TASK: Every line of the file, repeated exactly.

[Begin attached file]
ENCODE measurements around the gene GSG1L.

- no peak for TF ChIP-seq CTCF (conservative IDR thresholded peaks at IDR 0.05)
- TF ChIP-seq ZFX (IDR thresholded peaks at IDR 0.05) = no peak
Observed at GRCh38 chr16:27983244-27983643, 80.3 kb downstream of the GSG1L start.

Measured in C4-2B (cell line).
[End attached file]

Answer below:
ENCODE measurements around the gene GSG1L.

- no peak for TF ChIP-seq CTCF (conservative IDR thresholded peaks at IDR 0.05)
- TF ChIP-seq ZFX (IDR thresholded peaks at IDR 0.05) = no peak
Observed at GRCh38 chr16:27983244-27983643, 80.3 kb downstream of the GSG1L start.

Measured in C4-2B (cell line).